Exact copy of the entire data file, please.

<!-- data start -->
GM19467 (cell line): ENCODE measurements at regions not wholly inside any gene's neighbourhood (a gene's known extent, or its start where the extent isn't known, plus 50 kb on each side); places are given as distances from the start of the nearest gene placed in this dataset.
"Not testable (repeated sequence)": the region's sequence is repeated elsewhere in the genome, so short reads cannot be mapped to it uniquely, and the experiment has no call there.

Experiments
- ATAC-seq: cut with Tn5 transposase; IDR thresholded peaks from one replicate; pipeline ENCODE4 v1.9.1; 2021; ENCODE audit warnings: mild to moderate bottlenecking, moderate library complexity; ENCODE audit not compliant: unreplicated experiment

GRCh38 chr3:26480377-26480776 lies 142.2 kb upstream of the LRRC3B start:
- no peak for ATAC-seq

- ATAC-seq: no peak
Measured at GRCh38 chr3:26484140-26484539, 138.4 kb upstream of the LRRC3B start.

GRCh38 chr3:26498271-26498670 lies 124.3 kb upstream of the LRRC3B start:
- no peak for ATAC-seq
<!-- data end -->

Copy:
GM19467 (cell line): ENCODE measurements at regions not wholly inside any gene's neighbourhood (a gene's known extent, or its start where the extent isn't known, plus 50 kb on each side); places are given as distances from the start of the nearest gene placed in this dataset.
"Not testable (repeated sequence)": the region's sequence is repeated elsewhere in the genome, so short reads cannot be mapped to it uniquely, and the experiment has no call there.

Experiments
- ATAC-seq: cut with Tn5 transposase; IDR thresholded peaks from one replicate; pipeline ENCODE4 v1.9.1; 2021; ENCODE audit warnings: mild to moderate bottlenecking, moderate library complexity; ENCODE audit not compliant: unreplicated experiment

GRCh38 chr3:26480377-26480776 lies 142.2 kb upstream of the LRRC3B start:
- no peak for ATAC-seq

- ATAC-seq: no peak
Measured at GRCh38 chr3:26484140-26484539, 138.4 kb upstream of the LRRC3B start.

GRCh38 chr3:26498271-26498670 lies 124.3 kb upstream of the LRRC3B start:
- no peak for ATAC-seq